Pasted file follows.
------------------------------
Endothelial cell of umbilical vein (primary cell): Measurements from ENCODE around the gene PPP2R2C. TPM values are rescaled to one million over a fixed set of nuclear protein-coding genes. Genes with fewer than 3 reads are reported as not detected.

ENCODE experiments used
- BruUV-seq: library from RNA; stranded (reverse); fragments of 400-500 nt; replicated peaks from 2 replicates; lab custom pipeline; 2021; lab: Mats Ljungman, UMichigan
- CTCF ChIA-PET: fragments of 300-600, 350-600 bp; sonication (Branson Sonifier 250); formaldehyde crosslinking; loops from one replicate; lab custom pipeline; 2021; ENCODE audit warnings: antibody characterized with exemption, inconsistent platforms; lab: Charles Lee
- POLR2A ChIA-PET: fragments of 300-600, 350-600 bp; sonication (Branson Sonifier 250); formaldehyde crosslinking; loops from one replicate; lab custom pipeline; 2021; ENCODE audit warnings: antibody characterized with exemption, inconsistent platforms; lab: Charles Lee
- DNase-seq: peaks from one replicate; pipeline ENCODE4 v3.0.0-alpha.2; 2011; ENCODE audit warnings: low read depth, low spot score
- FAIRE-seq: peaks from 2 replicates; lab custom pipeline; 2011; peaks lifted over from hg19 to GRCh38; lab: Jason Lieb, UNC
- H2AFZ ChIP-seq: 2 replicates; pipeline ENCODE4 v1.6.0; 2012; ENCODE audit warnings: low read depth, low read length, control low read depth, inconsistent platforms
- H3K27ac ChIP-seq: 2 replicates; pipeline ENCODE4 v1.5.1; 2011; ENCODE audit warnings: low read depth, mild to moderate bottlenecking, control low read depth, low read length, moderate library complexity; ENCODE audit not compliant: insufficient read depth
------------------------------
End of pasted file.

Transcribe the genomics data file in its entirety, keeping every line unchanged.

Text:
Endothelial cell of umbilical vein (primary cell): Measurements from ENCODE around the gene PPP2R2C. TPM values are rescaled to one million over a fixed set of nuclear protein-coding genes. Genes with fewer than 3 reads are reported as not detected.

ENCODE experiments used
- BruUV-seq: library from RNA; stranded (reverse); fragments of 400-500 nt; replicated peaks from 2 replicates; lab custom pipeline; 2021; lab: Mats Ljungman, UMichigan
- CTCF ChIA-PET: fragments of 300-600, 350-600 bp; sonication (Branson Sonifier 250); formaldehyde crosslinking; loops from one replicate; lab custom pipeline; 2021; ENCODE audit warnings: antibody characterized with exemption, inconsistent platforms; lab: Charles Lee
- POLR2A ChIA-PET: fragments of 300-600, 350-600 bp; sonication (Branson Sonifier 250); formaldehyde crosslinking; loops from one replicate; lab custom pipeline; 2021; ENCODE audit warnings: antibody characterized with exemption, inconsistent platforms; lab: Charles Lee
- DNase-seq: peaks from one replicate; pipeline ENCODE4 v3.0.0-alpha.2; 2011; ENCODE audit warnings: low read depth, low spot score
- FAIRE-seq: peaks from 2 replicates; lab custom pipeline; 2011; peaks lifted over from hg19 to GRCh38; lab: Jason Lieb, UNC
- H2AFZ ChIP-seq: 2 replicates; pipeline ENCODE4 v1.6.0; 2012; ENCODE audit warnings: low read depth, low read length, control low read depth, inconsistent platforms
- H3K27ac ChIP-seq: 2 replicates; pipeline ENCODE4 v1.5.1; 2011; ENCODE audit warnings: low read depth, mild to moderate bottlenecking, control low read depth, low read length, moderate library complexity; ENCODE audit not compliant: insufficient read depth